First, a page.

Sponsor Message:
Aviation Photography Forum
My Starred Topics | Profile | New Topic | Forum Index | Help | Search 
Help! Depth Of Field  
User currently offlineILUV767 From United States of America, joined May 2000, 3141 posts, RR: 8
Posted (12 years 9 months 2 weeks 1 day 1 hour ago) and read 1786 times:

Hi everyone,

I am in a begining photo class at my school, and I was wondering if one of you could give me a solid definition for depth of field? What factors affect it? I have very little understanding of it, and I have a test on it tomorrow.

Your help is greatly apreaciated.

I L U V 7 6 7

4 replies: All unread, jump to last
 
User currently offlinePUnmuth@VIE From Austria, joined Aug 2000, 4163 posts, RR: 54
Reply 1, posted (12 years 9 months 2 weeks 1 day 1 hour ago) and read 1769 times:

Depth of field is mainly influenced by the aperture you are using. The higher the number the more depth of field the lower the number the less you get.
Depth of filed describes which parts of the picture are in focus. Low depth of field: The main subject you are focussing on is sharp and the fore and background are unsharp. Higher depth main object you are focusing on and parts of the fore- and background are sharp.
Peter



-
User currently offlineJan Mogren From Sweden, joined Dec 2000, 2043 posts, RR: 51
Reply 2, posted (12 years 9 months 2 weeks 1 day ago) and read 1758 times:

Factors affecting depth of field are:
1. Aperture (Peter described this)
2. Focal length (The longer the lens, the shorter depth of field)
3. Focusing distance (The closer the object, the shorter the depth of field)

/JM



AeroPresentation - Airline DVD's filmed in High Definition
User currently offlineCkw From UK - England, joined Aug 2010, 730 posts, RR: 16
Reply 3, posted (12 years 9 months 2 weeks 22 hours ago) and read 1747 times:

One final detail - depth of field extends further beyond the point of critical focus than it does ahead of it.

Cheers,

Colin



Colin K. Work, Pixstel
User currently offlineCfalk From , joined Dec 1969, posts, RR:
Reply 4, posted (12 years 9 months 2 weeks 16 hours ago) and read 1737 times:

Depth of field (or DOF) is, as stated above, a measure of how much of your picture will be in focus.

No lens will have everything in focus, from a section of chain-link fence touching the lens right out to infinity. when you focus on an object, say 10 feet away, you may have, for example, everything between 8 and 15 feet away in focus, but the horizon and stuff in the forground less than 8 feet away is blurry. In this case, you depth of focus is 8 to 15 feet. Most old SLRs and some new ones have a function which will actually let you "preview" the depth of field.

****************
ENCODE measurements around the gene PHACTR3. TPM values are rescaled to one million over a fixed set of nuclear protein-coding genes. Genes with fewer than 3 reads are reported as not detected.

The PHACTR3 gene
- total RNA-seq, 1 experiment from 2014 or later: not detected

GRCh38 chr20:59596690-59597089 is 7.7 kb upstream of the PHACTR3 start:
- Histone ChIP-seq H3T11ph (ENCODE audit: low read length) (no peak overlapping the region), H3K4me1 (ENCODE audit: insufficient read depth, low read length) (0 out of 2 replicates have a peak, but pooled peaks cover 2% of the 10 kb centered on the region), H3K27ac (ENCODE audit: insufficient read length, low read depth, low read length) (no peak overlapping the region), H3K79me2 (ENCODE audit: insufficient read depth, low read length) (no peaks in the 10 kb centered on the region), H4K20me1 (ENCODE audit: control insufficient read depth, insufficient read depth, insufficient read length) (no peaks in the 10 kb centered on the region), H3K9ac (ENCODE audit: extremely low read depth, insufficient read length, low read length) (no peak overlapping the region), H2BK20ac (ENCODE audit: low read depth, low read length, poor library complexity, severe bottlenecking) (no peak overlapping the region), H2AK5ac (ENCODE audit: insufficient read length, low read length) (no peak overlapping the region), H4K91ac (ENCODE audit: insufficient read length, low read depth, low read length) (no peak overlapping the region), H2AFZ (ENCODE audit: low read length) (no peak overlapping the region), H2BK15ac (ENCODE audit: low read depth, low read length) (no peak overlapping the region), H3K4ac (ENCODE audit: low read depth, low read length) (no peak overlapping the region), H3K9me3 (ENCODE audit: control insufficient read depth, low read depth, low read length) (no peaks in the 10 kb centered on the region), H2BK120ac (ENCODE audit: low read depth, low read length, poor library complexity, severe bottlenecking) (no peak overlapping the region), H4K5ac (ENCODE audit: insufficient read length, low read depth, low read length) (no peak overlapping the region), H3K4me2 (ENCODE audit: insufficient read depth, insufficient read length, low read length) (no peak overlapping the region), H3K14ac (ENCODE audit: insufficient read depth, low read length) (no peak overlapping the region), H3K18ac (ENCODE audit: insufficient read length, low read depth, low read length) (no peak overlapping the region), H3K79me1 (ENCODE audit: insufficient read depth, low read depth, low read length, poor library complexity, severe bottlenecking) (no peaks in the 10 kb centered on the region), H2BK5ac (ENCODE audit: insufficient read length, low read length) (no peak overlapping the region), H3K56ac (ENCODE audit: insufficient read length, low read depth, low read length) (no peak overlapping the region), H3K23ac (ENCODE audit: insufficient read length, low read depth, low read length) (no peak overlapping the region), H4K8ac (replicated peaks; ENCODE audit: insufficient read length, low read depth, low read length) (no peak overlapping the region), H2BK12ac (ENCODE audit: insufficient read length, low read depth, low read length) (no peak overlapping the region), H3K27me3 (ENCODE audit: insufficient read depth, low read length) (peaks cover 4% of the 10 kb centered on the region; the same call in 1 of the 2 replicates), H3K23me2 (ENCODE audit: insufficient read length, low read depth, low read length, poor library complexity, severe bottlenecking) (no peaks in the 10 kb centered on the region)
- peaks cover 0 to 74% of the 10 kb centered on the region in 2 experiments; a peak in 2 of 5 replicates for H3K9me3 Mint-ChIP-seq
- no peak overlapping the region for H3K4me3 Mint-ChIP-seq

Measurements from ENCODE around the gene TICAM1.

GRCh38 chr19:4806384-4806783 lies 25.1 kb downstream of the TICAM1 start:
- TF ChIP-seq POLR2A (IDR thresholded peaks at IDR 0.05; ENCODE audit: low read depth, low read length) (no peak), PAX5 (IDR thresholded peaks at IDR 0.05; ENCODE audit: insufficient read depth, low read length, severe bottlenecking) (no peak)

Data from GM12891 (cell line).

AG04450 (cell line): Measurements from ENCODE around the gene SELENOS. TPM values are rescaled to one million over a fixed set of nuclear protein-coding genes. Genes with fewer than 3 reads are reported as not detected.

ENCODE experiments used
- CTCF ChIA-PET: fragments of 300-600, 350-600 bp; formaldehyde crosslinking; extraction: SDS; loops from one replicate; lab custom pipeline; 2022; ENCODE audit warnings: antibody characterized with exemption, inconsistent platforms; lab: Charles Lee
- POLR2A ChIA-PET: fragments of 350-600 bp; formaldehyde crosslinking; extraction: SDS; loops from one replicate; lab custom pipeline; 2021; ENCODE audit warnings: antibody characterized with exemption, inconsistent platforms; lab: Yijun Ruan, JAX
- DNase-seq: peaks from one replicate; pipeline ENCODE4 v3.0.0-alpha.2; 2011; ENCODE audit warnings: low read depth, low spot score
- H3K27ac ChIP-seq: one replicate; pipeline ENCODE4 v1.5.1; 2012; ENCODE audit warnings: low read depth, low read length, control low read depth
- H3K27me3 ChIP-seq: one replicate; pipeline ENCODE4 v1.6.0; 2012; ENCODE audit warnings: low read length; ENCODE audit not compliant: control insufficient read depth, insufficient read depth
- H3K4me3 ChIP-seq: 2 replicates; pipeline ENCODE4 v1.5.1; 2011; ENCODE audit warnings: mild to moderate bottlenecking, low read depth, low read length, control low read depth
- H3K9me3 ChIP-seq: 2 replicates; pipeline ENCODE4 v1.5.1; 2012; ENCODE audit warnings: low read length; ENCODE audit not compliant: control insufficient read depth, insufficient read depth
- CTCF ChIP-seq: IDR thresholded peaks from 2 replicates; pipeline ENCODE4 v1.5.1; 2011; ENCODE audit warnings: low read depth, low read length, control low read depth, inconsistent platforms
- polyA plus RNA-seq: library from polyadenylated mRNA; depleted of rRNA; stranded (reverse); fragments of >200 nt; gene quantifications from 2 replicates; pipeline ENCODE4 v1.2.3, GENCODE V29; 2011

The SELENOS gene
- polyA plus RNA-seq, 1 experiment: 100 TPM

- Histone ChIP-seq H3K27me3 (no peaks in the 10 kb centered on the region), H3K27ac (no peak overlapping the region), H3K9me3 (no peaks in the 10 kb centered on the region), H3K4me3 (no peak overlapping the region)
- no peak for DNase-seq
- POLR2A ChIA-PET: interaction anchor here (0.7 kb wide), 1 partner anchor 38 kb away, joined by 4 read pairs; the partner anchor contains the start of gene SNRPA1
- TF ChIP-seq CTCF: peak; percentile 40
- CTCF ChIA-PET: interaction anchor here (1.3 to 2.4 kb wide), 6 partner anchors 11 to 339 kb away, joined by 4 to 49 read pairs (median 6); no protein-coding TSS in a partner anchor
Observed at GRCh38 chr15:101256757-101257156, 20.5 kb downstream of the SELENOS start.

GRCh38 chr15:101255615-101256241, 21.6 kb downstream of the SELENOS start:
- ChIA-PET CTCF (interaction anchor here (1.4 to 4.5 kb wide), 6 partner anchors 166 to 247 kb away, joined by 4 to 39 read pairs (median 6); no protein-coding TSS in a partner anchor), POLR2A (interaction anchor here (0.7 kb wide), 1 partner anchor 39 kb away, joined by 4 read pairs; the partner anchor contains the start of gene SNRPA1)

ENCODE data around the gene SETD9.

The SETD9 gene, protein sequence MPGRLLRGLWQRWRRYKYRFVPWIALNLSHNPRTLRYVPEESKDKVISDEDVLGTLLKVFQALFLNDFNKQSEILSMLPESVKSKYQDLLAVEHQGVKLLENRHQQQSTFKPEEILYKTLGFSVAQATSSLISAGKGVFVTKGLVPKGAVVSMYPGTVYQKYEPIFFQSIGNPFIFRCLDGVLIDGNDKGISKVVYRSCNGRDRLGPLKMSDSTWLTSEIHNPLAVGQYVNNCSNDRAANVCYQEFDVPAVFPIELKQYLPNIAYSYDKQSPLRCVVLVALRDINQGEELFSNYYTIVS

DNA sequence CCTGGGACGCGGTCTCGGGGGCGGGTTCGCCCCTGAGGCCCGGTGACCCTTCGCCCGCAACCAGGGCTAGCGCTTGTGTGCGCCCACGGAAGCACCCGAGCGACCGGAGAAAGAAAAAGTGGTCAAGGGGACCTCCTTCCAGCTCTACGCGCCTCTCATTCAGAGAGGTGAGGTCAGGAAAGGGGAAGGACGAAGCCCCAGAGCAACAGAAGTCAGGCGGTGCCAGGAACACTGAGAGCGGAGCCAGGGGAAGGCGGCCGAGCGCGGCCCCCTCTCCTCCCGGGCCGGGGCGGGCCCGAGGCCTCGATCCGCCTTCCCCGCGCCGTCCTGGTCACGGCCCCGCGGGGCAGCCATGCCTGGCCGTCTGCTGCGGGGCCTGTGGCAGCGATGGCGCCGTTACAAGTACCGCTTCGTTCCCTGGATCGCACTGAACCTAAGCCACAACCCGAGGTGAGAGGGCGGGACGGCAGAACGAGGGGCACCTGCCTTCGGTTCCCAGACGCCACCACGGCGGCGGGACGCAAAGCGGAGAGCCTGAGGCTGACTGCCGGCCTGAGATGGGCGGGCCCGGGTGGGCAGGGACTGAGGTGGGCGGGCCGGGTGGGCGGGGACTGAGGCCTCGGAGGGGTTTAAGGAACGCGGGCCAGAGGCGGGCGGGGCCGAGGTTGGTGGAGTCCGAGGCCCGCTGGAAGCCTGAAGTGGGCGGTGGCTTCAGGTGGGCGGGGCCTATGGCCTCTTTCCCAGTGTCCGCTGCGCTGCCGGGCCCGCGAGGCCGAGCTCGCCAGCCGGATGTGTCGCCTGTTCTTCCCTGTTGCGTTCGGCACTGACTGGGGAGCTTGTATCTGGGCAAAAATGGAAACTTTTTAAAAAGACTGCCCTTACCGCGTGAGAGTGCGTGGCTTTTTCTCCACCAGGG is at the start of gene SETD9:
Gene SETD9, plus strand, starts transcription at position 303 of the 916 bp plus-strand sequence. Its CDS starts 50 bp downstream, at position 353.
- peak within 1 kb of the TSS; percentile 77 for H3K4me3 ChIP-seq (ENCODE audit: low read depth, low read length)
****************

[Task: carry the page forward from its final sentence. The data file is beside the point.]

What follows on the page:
Depth of field depends on 2 things: 1) the design of the lens, and 2) the aperture that you use. (Shutter speed has in itself no relation at all to depth of field.) The first one, you can't do anything about (other than buy another lens). But the second you have control over. The larger the aperture (which is equal to low f/stop numbers, like f/2.8), the smaller the depth of field will be. Portrait photographers often use lenses with very wide apertures, as it allows them to have the subject in focus, and all the backgroud be totally blurred, which prevents background feature from distracting attention from the subject.

A small aperture (equal to a high f/stop number like f/16) will give you a much larger depth of field.

If you focused on a specific object at 10 feet away, at f/2.8 your depth of field may be in the range of 9 feet (inner-limit DOF) to 12 feet (outer limit DOF). At f/22, your depth of field maybe from 2 feet to 60 feet.

Note when you look at the focusing distances on your lens (any lens) are not linear, but logorithmic. This results in that as your depth of field changes by changing the focusing point (keeping the f/stop constant) the distance in absolute terms of your outer limit DOF changes faster than your inner-limit DOF. Theoretically, the inner and outer limit DOF will intersect right in front of the lens, 0 inches away.

One concept that very few people use because of the popularity of rotating ring-type zoom lenses is hyperfocal distance, which is immensely useful, as it eliminates any calculation or trial and error needed to get the correct depth of field. Tell me if you want a description of that. But you won't be using that if you use most zoom or AF lenses.

Cheers,

Charles


Top Of Page
Forum Index

This topic is archived and can not be replied to any more.

Printer friendly format

Similar topics:More similar topics...
Help! Depth Of Field posted Tue Oct 2 2001 06:49:26 by ILUV767
Suggestion To Help Quality Of Categories posted Fri Apr 25 2003 20:17:43 by TZ
Amazing Wing Drop/Depth Of View? posted Sat Aug 17 2002 10:15:57 by Luftaom
Is Copying Of Files In The Field Possible posted Sun Nov 12 2006 20:03:58 by THVGJP
Tad Bit Of Help Please! posted Mon Jun 12 2006 21:48:59 by BmiBaby737
Help! 1st Shots Of New Airline Go! Rejected. posted Tue May 9 2006 06:24:10 by Phxplanes
Help/criticism Required On One Of My First Uploads posted Fri Apr 14 2006 01:47:24 by Aviamil
A Little Of Help Please - Preupload posted Thu Mar 9 2006 09:22:06 by Glapira
A New Idea, But Need The Help Of Everybody posted Sun Mar 5 2006 17:17:51 by Glapira
Help - Snow In Front Of Wheel = Rejection? posted Sat Feb 18 2006 08:56:05 by Frippe